Dispatches From the Rabbit Hole

I have fallen down a rabbit hole. I am still bewildered by the strange new world I have been confronted with. It is a parallel world that has existed all along I just didn’t see it until its inhabitants reached out and slapped me awake. I squint as that world’s sunbeams force their way into dark dusty corners. I open my eyes fully and I am afraid of what I see.

When I saw Yasmin Alibhai-Brown on BBC News 24 last Sunday I remember thinking, ‘Now, at last someone will talk some sense.’ I was to be disappointed. She was part of a panel along with three of the finest minds the media could conjure up. They were discussing the issues of the week. Did they talk about war, famine, pestilence? Of course they didn’t. They were discussing an issue that even I could not escape from – the recent debacle in the Big Brother house. Was it unfair of me to expect reasoned debate from this panel? Was it unreasonable of me to expect critical analysis and objectivity from reputable journalists on the BBC? Yasmin Alibhai-Brown was, after all, one of the few journalists to call for public restraint after 9/11.

That panel of journalists became a lynch mob as sure as any in the deep South of the States throughout the first few decades of the last century. (a slight exaggeration I admit but I wouldn’t be the first to resort to hyperbole in this unfortunate little episode.) In a strange parody of the episode in the Big Brother House Ms. Alibhai-Brown appointed herself the ringleader

She launched a scathing attack on Ms. Goody and the working class. They, apparently, are responsible for everything that is wrong with this country and, quite possibly, the entire universe. Two out of three of the other panelists clung on to every word she said. The subtext of the debate was that the other panelists had not been through what Ms. Alibhai-Brown had (racism, discrimination etc) and thus had no right to contradict her. She had the monopoly on suffering. The fourth panelist tried valiantly to assert his views but was shouted down. Ms. Alibhai-Brown compared Britain unfavourably with India and Africa. She claimed that she had just returned from India (a sophisticated metropolis, no doubt) where, according to her, ‘Everyone is courteous, even the beggars.’ Can anyone see a fatal flaw in this statement? A society so perfect wouldn’t have beggars. I doubt she is qualified to make the claim that no one in India is discourteous.

Ms. Alibhai-Brown then went on to make the most breath-takingly foolish and ignorant statement I have ever heard: ‘The poor never behave badly in India or Africa.’ Again, how can she be so sure? It appears to have escaped Ms. Alibhai-Brown’s notice that Africa and the subcontinent of India are separate geographical locations. The former is a continent comprised of heterogeneous countries which, as far as I am aware, are not populated by clones. A positive stereotype is still a stereotype. Ms. Alibhai-Brown frequently uses her background to lend authority to her assertions. She is Ugandan-Indian. I wonder what she thinks of Idi Amin, the Ugandan dictator who escaped justice and was living in luxury when he died. Would she say that he was incapable of behaving badly simply because he was spawned by the continent of Africa? What of Robert Mugabe and his supporters? Are they beyond reproach? I’m sure many of that once benign dictator’s followers would use the fact that they are impoverished as an excuse for their own behaviour. And why do we sit without protest while in rural India the Dalits (or ‘Broken People’ – a name they apply to themselves. Other Indians call them ‘Untouchables’.) are mistreated and maligned? Why did no one protest when the low-caste rebel Phoolan Devi who took up arms against her oppressors, was shot in the street in 2005 in what some believe was an extra-judicial killing?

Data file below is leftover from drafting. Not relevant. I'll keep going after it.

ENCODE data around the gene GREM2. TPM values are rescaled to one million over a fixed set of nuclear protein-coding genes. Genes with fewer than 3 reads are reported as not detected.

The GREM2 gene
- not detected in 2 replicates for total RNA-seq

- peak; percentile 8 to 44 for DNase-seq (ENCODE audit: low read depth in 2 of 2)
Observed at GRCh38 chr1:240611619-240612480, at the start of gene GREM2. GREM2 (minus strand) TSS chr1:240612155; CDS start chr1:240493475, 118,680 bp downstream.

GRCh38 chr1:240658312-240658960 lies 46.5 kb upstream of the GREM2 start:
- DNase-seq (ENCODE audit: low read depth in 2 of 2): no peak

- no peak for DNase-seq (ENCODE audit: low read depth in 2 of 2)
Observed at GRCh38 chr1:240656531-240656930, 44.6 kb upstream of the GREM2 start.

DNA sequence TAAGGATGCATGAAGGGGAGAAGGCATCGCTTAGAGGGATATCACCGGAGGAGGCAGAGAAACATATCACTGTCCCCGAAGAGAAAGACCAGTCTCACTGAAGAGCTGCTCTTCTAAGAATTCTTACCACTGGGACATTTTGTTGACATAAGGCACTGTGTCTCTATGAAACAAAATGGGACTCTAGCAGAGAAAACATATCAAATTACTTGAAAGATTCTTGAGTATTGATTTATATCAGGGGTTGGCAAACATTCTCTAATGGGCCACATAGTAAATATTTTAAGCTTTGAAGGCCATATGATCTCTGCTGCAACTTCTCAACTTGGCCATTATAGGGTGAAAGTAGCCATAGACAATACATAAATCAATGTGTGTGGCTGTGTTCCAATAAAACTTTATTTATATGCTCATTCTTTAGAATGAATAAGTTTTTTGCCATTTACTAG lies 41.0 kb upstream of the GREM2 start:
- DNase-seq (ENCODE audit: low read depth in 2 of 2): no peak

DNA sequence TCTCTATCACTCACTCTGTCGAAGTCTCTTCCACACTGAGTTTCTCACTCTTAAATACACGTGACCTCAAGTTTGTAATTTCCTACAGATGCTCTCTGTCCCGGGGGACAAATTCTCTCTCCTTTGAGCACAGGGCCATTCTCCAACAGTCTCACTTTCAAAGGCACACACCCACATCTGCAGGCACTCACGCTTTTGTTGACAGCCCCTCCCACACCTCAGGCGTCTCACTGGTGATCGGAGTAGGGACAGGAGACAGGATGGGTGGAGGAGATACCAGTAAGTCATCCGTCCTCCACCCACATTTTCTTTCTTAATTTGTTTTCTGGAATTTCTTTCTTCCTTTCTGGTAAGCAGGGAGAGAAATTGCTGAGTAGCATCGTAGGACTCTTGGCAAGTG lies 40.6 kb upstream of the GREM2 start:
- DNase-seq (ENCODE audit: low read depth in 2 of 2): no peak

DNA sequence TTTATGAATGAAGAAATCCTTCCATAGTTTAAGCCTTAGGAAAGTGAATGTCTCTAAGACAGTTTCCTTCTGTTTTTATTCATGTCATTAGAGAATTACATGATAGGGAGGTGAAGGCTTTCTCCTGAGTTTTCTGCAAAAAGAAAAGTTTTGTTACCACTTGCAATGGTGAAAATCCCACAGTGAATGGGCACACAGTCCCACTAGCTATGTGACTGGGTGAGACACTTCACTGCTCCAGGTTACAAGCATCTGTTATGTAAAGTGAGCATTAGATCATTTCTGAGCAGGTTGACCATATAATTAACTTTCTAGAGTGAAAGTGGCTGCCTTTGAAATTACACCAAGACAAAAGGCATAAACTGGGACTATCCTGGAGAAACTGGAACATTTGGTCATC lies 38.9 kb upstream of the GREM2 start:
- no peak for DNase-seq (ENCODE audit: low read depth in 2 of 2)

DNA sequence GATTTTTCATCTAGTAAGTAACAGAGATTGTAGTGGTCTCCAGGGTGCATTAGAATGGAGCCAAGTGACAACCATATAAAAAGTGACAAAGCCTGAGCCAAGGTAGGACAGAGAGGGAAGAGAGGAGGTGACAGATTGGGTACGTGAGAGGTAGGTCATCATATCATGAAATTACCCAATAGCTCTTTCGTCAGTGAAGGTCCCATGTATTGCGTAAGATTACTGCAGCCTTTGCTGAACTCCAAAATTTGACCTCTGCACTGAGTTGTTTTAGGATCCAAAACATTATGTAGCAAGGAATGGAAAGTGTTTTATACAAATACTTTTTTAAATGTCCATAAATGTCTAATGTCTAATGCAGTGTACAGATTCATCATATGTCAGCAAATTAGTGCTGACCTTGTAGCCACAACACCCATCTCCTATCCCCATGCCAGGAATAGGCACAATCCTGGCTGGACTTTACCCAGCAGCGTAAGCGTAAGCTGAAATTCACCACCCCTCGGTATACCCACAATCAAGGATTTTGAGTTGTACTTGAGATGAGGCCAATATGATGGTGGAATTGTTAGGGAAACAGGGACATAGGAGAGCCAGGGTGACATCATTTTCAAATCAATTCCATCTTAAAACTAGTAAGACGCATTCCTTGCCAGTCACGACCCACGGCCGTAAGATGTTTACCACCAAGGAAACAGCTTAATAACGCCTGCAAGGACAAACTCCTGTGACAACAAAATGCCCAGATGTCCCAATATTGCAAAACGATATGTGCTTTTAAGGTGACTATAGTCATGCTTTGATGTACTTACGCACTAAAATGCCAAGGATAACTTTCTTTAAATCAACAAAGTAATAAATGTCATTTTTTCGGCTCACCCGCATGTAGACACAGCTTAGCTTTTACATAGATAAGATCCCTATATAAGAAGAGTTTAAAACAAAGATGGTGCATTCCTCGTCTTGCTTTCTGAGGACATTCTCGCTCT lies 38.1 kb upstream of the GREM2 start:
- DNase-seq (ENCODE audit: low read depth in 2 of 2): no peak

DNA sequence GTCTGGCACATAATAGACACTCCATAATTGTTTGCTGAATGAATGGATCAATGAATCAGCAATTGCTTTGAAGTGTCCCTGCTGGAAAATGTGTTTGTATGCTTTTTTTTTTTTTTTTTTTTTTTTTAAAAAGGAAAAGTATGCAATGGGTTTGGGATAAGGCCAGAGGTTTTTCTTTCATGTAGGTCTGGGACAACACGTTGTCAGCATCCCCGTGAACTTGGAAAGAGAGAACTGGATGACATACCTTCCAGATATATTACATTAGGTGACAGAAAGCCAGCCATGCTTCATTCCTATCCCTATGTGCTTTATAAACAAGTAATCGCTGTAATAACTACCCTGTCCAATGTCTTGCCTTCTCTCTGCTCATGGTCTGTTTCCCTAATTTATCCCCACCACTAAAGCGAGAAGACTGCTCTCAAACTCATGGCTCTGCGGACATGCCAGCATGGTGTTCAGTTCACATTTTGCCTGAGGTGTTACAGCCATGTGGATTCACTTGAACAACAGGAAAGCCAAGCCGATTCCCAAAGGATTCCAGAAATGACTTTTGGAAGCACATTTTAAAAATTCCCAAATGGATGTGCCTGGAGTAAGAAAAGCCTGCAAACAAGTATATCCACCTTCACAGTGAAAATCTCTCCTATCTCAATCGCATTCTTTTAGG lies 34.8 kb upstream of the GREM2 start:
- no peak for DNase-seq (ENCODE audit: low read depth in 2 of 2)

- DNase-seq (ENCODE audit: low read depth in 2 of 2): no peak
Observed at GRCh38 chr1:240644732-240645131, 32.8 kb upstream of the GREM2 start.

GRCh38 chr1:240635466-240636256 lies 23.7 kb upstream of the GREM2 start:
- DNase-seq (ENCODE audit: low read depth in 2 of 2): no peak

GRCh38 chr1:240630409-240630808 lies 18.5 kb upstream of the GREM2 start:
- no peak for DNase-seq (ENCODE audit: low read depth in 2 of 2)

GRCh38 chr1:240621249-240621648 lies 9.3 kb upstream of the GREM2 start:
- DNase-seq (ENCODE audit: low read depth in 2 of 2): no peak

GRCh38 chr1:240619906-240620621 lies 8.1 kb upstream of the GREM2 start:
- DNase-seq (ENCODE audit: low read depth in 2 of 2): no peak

Ms. Alibhai-Brown and the other woman on the panel (women beware women) claimed that Ms. Goody’s attack on Ms. Shetty was motivated by envy of her appearance, of her cultured manner, of her superior education. Ms. Shetty undoubtedly conforms to Western ideals of beauty (Bollywood likes them like that, I believe). The fragrant Edwina Curry appeared on Question Time and insisted that ‘They are slags. Those three girls (Jade, Danielle and Jo) are slags.’ Ms. Curry should be given the award for Best British hypocrite for, if memory serves me correctly, she had an affair with former prime minister, John Major when he was in office and later betrayed him. I know all about slags, Ms. Curry, I’m one of the few unfortunates who have read your diary.

Alas, the story does not end here. There are quite a few candidates for Edwina’s award. One competitor for this award has to be Ken Livingston (AKA: Red Ken – now that’s a misnomer, if ever I heard one. My cat harbours more communist sympathies than him.), the Mayor of London came out in support of Ms. Shetty immediately. This is coming from a man who likened a Jewish journalist to a Nazi Concentration Camp guard. Yet another candidate for this award is Meera Syal (And to think I once admired her.) She was one of the first to jump onto the Big Brother Race Row bandwagon. Syal once appeared on *Room 101. One of her choices was an entire nation – Austria. ‘Have you been there?’ asked the presenter.

‘No,’ Ms. Syal replied unashamedly. ‘I’d be afraid they’d ask me to take a shower.’

I don’t think so, Ms Syal. But they might ask you to join the SS. And this is where endorsing the concept of collective guilt gets us. For it to have any validity, it must be applied to all groups and, if is not, the concept has no validity. Circular but simple.

Not simple enough for some, it would seem.

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